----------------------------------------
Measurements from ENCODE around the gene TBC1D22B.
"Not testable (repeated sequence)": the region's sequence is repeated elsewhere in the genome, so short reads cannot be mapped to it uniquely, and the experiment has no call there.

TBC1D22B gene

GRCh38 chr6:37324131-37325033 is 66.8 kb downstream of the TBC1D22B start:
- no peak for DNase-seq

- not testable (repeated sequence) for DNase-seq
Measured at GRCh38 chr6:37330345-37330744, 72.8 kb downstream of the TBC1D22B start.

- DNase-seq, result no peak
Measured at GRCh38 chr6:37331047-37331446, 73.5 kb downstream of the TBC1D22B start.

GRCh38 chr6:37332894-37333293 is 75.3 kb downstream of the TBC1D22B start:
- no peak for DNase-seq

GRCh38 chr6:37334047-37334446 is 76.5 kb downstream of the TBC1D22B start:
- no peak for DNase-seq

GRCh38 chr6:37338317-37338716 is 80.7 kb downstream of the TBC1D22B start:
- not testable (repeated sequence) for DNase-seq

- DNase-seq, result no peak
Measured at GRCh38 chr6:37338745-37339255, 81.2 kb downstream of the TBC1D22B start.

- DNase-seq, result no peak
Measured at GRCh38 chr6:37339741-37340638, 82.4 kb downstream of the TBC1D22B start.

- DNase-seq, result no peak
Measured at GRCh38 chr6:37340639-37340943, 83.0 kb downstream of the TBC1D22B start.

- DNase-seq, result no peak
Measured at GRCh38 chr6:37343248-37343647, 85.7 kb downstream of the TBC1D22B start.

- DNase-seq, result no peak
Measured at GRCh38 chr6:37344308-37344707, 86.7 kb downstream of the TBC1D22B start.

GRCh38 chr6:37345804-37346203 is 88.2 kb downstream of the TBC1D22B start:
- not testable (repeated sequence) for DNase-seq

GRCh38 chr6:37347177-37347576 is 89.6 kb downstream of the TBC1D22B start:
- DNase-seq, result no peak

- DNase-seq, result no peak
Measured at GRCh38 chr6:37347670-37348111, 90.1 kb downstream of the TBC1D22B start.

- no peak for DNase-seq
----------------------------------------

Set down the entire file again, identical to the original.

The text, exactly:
Measurements from ENCODE around the gene TBC1D22B.
"Not testable (repeated sequence)": the region's sequence is repeated elsewhere in the genome, so short reads cannot be mapped to it uniquely, and the experiment has no call there.

TBC1D22B gene

GRCh38 chr6:37324131-37325033 is 66.8 kb downstream of the TBC1D22B start:
- no peak for DNase-seq

- not testable (repeated sequence) for DNase-seq
Measured at GRCh38 chr6:37330345-37330744, 72.8 kb downstream of the TBC1D22B start.

- DNase-seq, result no peak
Measured at GRCh38 chr6:37331047-37331446, 73.5 kb downstream of the TBC1D22B start.

GRCh38 chr6:37332894-37333293 is 75.3 kb downstream of the TBC1D22B start:
- no peak for DNase-seq

GRCh38 chr6:37334047-37334446 is 76.5 kb downstream of the TBC1D22B start:
- no peak for DNase-seq

GRCh38 chr6:37338317-37338716 is 80.7 kb downstream of the TBC1D22B start:
- not testable (repeated sequence) for DNase-seq

- DNase-seq, result no peak
Measured at GRCh38 chr6:37338745-37339255, 81.2 kb downstream of the TBC1D22B start.

- DNase-seq, result no peak
Measured at GRCh38 chr6:37339741-37340638, 82.4 kb downstream of the TBC1D22B start.

- DNase-seq, result no peak
Measured at GRCh38 chr6:37340639-37340943, 83.0 kb downstream of the TBC1D22B start.

- DNase-seq, result no peak
Measured at GRCh38 chr6:37343248-37343647, 85.7 kb downstream of the TBC1D22B start.

- DNase-seq, result no peak
Measured at GRCh38 chr6:37344308-37344707, 86.7 kb downstream of the TBC1D22B start.

GRCh38 chr6:37345804-37346203 is 88.2 kb downstream of the TBC1D22B start:
- not testable (repeated sequence) for DNase-seq

GRCh38 chr6:37347177-37347576 is 89.6 kb downstream of the TBC1D22B start:
- DNase-seq, result no peak

- DNase-seq, result no peak
Measured at GRCh38 chr6:37347670-37348111, 90.1 kb downstream of the TBC1D22B start.

- no peak for DNase-seq